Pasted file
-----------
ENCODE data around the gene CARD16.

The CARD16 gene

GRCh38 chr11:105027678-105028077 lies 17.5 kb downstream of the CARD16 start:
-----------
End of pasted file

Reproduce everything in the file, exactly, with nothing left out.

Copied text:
ENCODE data around the gene CARD16.

The CARD16 gene

GRCh38 chr11:105027678-105028077 lies 17.5 kb downstream of the CARD16 start: